Dress Codes: How to Dress to Impress

By: Together Abroad 05-12-2016 12:02 PM
Categories: * Ethics ,

We are taught not to judge the book by its cover, and yet generally we go off and do exactly that. You can look at clothing as aliberating means of self-expression or just another opportunity for socioeconomic stereotyping, but inthe career world, it provides a shortcut for clients, employers and business partners to assessing one’s attitude and professionalism. Like it or not, your appearance contributes to other’s opinion of you, so you might just as well try to make the best of it.

Ground Rules

It does not matter whether you work in an office and are expected to wear a business attire, or at a fast food restaurant and have to show up in a uniform. You should always look neat. Whatever your clothing, make sure to avoid stains, wrinkles, missing buttons or muddy shoes. As petty as it may sound, not being able to take care of your clothing can make people doubt if you are capable of taking care of their business.

Avoid tacky items. You can look “fun and approachable” even without a plastic butterfly in your hair or a cookie monster tie. Also sticking to simple principles like wearing the right size or choosing clothes that are appropriate for the current season can help you avoid making an impression of someone who lacks basic insight. You would not wear a summer dress in January, would you? And if the temperature is below zero and you absolutely have to wear your fluffy boots to a meeting, it may be a good solution to take a pair of business shoes with you to change into.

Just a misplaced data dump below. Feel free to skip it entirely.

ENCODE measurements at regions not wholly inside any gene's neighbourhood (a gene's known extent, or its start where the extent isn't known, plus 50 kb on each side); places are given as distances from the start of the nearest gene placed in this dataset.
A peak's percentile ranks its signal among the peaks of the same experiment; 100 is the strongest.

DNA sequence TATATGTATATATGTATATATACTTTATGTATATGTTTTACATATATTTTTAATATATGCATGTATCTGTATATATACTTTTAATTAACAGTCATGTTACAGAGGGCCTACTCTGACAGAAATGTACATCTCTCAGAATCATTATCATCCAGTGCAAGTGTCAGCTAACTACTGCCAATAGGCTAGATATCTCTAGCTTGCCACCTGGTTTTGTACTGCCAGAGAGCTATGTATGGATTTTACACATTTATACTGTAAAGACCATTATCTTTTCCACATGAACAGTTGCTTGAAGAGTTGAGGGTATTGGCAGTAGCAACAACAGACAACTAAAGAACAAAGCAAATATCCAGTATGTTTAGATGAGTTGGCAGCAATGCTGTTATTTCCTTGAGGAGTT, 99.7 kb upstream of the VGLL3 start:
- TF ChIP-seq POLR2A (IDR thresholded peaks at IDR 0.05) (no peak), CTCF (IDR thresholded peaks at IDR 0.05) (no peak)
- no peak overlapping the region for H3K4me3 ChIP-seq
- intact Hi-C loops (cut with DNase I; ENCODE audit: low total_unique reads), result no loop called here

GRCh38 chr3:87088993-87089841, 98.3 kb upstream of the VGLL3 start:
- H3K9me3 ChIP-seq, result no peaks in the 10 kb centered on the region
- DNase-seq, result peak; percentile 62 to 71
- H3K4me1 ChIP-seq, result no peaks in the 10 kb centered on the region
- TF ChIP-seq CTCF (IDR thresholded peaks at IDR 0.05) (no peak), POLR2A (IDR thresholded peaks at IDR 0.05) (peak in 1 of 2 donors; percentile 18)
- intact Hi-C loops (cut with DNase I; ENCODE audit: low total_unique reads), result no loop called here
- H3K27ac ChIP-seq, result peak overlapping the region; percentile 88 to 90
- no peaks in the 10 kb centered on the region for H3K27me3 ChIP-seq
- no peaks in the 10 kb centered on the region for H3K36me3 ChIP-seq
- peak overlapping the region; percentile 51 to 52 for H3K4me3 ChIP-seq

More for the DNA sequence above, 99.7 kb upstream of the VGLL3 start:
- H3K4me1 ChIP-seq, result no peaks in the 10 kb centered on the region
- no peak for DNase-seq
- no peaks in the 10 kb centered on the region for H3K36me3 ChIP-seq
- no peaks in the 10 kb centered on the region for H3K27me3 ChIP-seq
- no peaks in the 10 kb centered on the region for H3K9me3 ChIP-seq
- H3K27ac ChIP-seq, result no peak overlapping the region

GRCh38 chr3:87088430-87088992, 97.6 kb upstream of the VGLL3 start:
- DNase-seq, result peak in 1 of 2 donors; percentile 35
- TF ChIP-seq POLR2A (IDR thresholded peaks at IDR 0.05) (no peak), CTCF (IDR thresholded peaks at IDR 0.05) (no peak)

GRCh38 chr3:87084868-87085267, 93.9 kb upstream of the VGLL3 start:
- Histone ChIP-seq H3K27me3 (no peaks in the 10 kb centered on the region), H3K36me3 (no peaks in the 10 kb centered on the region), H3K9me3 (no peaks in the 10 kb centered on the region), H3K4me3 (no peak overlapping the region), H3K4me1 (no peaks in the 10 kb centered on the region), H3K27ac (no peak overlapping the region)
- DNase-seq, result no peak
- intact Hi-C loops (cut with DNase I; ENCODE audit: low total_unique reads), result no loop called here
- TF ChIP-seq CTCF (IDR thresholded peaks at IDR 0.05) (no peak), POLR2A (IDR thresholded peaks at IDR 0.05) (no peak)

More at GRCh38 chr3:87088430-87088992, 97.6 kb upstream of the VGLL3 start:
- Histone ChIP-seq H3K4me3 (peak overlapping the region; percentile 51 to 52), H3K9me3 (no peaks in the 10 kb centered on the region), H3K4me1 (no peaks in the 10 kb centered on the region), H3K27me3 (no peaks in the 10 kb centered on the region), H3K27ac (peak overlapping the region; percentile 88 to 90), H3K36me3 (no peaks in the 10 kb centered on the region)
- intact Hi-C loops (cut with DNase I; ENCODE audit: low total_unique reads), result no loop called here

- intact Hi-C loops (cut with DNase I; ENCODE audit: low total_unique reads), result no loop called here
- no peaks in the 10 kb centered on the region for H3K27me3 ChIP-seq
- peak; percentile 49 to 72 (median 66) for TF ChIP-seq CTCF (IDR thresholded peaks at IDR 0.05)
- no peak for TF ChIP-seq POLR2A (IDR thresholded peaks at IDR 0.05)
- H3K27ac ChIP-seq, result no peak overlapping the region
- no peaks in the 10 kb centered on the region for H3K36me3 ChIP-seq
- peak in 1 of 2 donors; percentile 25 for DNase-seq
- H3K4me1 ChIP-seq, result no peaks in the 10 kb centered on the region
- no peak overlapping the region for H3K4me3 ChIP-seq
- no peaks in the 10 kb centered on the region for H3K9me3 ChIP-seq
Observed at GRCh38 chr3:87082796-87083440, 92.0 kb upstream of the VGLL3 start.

Know Your Dress Code, Then Tweak It

Dress codes – whether official or not – are a part of corporate culture and as such they will always matter. Even when you are told the company does not have a dress code, it is quite likely that there are certain unwritten expectations you should watch out for. When in doubt, it is always a good idea to simply ask about a dress code, or observe what your boss or colleagues are wearing.

You will likely find that the dress code depends largely on the industry you work in. Business tends to prefer classic smart style with neutral colours, creative industry expects to see a little more of your personality, and if you work in fashion – well, that would be a story on its own.

Dress for your audience. Even if you are a fashionista with impeccable style, your corporate office world may not be ready to see you in culottes and a croppedfur coat, no matter how “in” it is. You can dress in compliance with the dress code and still let your personality show. Pick a feature that will become your signature – a part of your personal branding. Like a certain type of glasses, red lipstick (if allowed), or a briefcase of specific design or colour.

Veronika Bacova

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